Twenty-one allegations of child sexual abuse were lodged against 19 Catholic priests and deacons in the Diocese of Lansing between 1950 and 2002, according to an internal investigation.
Thirteen of those claims have been documented, Lansing Bishop Carl F. Mengeling said in a letter Monday to the diocese’s 250,000 Roman Catholics.
The diocese will not release names of those 13, but any with “public knowledge” are among this number, according to Michael D. Diebold, communications director for the diocese. The Citizen Patriot has written about charges against two priests, the Rev. Timothy M. Crowley and the Rev. James F. Rapp.
Four of the initial accusations were deemed false and two others were withdrawn. The diocese paid $473,533 in compensation and care for victims, most of which was paid by insurance, Mengeling wrote.
The diocese had 780 priests and 107 deacons during the audit period. Of the 19 priests and deacons listed in the report, five have died, six are retired, three are on administrative leave, three have been placed on lay status and two were found innocent. The report did not say which of the diocese’s 95 parishes experienced clergy abuse.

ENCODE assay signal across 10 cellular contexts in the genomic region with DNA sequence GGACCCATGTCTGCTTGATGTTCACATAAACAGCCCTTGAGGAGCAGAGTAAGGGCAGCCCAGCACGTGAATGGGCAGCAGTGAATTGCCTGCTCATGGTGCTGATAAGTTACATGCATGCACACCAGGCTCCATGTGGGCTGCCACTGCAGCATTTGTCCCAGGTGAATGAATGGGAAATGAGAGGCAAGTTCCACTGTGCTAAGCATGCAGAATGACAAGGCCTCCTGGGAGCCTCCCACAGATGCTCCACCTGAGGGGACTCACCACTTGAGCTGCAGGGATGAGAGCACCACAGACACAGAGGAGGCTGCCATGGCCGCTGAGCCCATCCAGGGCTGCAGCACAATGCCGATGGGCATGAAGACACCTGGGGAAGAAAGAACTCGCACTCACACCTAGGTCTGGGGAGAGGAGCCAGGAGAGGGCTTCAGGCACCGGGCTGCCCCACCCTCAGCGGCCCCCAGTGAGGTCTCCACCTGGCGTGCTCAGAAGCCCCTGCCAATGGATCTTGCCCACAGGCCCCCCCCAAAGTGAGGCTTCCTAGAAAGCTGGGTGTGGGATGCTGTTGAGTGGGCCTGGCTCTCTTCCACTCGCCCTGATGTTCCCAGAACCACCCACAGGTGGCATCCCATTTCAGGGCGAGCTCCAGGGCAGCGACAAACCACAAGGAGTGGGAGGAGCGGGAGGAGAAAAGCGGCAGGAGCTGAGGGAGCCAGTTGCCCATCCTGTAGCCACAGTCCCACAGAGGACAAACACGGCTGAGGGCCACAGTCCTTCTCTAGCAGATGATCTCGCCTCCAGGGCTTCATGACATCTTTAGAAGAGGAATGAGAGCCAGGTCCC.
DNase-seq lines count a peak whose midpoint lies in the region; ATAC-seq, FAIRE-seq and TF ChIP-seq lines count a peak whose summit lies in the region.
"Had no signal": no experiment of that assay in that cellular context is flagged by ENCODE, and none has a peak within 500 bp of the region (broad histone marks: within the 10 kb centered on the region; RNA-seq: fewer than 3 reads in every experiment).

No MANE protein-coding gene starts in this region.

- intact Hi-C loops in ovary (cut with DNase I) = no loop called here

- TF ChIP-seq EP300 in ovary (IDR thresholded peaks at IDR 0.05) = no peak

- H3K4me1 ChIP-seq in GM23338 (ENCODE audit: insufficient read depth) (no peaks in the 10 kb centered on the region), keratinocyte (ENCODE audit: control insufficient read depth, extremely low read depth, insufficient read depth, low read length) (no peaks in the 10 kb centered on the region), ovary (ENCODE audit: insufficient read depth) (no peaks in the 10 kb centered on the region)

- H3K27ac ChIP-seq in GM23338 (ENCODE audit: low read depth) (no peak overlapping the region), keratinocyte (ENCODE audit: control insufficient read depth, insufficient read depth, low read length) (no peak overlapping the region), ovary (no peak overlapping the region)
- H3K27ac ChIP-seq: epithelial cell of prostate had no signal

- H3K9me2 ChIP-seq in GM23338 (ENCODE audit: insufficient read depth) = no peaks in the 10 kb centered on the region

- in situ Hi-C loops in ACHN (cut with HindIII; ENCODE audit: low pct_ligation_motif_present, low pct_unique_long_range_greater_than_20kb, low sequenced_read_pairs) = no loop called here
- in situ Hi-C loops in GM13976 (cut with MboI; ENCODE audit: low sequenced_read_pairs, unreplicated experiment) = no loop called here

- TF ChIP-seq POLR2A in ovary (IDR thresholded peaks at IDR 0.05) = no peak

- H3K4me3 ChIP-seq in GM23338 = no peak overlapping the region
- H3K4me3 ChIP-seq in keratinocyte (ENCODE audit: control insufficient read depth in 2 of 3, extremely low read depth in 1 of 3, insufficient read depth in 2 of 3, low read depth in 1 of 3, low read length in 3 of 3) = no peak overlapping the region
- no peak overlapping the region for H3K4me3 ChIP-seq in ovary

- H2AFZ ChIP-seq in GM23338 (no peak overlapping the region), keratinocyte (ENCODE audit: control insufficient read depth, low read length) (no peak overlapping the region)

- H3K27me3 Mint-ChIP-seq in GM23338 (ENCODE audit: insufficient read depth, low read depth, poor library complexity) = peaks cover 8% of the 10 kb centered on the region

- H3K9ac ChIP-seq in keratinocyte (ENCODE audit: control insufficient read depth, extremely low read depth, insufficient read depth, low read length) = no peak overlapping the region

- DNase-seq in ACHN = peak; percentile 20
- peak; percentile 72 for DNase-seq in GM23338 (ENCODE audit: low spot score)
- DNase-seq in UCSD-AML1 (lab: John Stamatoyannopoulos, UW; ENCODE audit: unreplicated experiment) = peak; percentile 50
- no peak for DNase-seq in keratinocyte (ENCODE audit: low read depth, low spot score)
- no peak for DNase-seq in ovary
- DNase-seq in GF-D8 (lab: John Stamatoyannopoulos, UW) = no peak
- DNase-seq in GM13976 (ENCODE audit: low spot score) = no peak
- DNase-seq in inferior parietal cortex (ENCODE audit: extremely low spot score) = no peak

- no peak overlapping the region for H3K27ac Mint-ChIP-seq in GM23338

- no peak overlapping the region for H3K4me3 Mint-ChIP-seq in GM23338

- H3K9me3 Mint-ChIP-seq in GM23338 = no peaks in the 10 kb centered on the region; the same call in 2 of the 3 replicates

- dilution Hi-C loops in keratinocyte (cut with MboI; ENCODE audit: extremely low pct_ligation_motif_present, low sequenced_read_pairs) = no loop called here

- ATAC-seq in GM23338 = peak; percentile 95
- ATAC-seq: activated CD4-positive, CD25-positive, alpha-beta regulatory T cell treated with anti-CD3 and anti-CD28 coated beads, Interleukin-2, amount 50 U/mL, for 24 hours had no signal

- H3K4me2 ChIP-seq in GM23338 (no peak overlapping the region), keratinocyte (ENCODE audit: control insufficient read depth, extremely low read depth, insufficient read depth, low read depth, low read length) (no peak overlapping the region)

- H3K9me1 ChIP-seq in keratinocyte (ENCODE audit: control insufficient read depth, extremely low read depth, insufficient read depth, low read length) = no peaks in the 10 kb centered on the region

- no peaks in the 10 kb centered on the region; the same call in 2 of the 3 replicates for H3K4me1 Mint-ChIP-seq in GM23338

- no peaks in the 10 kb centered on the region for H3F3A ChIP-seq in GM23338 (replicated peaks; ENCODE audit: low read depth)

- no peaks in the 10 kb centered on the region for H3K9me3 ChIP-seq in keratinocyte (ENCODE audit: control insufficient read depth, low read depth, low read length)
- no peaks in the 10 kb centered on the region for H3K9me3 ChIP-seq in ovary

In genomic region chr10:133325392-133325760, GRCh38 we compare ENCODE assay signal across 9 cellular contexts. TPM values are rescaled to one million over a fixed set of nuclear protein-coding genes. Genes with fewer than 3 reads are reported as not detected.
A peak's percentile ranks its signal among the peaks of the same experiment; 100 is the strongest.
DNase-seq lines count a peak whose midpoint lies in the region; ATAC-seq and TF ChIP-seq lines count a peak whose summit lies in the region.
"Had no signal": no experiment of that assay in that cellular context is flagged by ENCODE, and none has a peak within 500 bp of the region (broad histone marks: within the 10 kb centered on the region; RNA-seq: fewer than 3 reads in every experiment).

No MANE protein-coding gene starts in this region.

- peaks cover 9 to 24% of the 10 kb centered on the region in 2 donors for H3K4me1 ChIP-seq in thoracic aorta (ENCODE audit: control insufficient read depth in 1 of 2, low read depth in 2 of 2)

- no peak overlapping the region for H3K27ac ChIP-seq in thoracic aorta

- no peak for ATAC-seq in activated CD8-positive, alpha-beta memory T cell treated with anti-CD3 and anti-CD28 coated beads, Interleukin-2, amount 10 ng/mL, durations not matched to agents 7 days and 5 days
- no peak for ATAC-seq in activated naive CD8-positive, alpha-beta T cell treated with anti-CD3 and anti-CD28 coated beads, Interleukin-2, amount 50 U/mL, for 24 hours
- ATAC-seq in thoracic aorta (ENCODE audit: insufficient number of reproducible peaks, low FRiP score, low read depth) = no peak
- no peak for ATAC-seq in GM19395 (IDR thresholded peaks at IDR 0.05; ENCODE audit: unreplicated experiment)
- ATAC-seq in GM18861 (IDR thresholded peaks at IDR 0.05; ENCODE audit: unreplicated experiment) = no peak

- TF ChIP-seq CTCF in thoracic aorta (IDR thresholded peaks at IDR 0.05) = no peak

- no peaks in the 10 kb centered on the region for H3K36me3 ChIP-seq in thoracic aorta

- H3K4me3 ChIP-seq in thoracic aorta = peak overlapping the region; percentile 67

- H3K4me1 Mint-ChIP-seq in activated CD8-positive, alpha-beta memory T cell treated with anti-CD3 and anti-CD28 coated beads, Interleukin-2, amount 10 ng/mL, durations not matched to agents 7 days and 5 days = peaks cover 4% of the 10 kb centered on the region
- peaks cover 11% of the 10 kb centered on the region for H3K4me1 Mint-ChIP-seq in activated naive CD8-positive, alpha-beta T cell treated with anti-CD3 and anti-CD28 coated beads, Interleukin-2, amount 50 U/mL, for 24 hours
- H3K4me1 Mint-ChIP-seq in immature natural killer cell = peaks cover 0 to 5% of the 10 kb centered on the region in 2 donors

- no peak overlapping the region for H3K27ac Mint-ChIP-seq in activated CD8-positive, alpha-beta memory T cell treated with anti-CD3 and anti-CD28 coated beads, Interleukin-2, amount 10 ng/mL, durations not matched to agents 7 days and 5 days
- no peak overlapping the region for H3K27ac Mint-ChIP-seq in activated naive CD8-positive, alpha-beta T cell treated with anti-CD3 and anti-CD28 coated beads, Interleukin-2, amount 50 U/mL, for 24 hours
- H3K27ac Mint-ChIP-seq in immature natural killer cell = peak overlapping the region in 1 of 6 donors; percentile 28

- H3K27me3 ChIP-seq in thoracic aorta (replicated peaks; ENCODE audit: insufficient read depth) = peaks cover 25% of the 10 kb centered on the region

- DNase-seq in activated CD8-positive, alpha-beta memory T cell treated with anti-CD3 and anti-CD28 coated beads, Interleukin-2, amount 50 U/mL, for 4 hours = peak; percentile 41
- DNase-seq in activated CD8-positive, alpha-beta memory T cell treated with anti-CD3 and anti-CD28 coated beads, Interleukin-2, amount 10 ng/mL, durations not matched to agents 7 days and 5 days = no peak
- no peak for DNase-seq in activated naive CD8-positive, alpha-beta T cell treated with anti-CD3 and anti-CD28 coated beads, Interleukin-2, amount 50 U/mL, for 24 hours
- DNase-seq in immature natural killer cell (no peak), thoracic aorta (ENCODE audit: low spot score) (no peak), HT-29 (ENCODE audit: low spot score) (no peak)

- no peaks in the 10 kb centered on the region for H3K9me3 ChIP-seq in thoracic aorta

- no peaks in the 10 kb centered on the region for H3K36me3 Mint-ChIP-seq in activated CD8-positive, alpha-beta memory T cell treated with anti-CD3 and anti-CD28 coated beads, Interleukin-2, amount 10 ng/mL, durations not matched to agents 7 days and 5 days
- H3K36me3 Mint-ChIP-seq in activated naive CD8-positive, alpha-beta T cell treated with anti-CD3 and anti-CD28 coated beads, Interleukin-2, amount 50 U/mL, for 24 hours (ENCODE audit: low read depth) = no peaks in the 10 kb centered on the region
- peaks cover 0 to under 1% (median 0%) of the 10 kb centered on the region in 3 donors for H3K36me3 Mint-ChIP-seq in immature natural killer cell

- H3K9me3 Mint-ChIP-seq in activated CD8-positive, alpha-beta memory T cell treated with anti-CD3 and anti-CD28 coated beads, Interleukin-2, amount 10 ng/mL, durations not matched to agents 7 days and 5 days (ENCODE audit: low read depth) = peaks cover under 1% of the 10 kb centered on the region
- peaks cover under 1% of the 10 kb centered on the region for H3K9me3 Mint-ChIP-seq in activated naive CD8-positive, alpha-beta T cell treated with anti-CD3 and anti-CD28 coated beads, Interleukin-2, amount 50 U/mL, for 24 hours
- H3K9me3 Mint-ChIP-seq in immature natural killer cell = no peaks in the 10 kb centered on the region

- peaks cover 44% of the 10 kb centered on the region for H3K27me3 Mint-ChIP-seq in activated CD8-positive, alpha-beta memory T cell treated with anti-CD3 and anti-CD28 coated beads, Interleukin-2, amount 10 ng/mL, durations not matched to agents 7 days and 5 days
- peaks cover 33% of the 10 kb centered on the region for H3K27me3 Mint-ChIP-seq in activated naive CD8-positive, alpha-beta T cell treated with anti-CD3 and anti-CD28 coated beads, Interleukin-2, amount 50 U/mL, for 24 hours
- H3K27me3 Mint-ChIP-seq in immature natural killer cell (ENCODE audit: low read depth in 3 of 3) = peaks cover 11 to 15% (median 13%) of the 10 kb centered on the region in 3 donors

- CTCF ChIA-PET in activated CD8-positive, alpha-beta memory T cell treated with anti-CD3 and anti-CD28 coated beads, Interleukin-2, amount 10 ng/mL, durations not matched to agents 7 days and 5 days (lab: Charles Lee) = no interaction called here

The Lansing Diocese’s audit preceded the release of a nationwide report on child sexual abuse conducted by the John Jay College of Criminal Justice of the City University of New York. That report, commissioned by the U.S. Conference of Catholic Bishops, is to be released Friday.
“The number of allegations of sexual abuse of minors by clergy in the United States will be disturbing,” Mengeling wrote. “Understanding the tragedy of sexual abuse will help protect children in the future.”
The approximately one-to-one ratio of clergy to victims in Lansing seems abnormal compared with other U.S. dioceses, according to David Clohessy, national director of the Survivors Network of those Abused by Priests.
“There are cases in Boston where there are 112 or 120 allegations of a priest,” Clohessy told The State News, the Michigan State University student newspaper. “I don’t know of a diocese anywhere that doesn’t have one notorious, repeat, serial offender.”